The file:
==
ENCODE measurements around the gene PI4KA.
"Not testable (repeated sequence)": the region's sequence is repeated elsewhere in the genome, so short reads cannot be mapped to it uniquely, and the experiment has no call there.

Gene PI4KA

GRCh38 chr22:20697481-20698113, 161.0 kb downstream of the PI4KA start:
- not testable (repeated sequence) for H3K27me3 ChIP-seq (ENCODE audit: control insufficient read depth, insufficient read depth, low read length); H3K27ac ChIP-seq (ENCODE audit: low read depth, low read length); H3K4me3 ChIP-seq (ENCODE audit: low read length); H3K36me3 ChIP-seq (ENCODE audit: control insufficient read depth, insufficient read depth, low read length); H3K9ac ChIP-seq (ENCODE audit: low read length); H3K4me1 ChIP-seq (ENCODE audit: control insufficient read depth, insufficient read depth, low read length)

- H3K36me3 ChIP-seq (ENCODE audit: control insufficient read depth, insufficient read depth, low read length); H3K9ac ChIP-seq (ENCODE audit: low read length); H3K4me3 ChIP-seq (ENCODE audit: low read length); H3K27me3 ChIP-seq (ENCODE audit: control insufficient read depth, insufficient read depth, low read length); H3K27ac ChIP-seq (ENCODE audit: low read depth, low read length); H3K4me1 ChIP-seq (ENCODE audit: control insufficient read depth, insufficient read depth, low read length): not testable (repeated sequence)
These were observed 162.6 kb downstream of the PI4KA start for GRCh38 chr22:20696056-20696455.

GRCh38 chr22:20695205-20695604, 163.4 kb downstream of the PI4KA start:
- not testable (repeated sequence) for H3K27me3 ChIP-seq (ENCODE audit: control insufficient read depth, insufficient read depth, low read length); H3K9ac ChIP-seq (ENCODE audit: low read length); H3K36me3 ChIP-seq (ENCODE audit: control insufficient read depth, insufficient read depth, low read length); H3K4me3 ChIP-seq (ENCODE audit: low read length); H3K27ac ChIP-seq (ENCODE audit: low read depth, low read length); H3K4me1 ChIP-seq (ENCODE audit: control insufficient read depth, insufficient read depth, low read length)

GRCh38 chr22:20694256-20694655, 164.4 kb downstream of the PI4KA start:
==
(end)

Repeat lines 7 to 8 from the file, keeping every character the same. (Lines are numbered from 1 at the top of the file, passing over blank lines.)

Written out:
These were observed 162.6 kb downstream of the PI4KA start for GRCh38 chr22:20696056-20696455.

GRCh38 chr22:20695205-20695604, 163.4 kb downstream of the PI4KA start: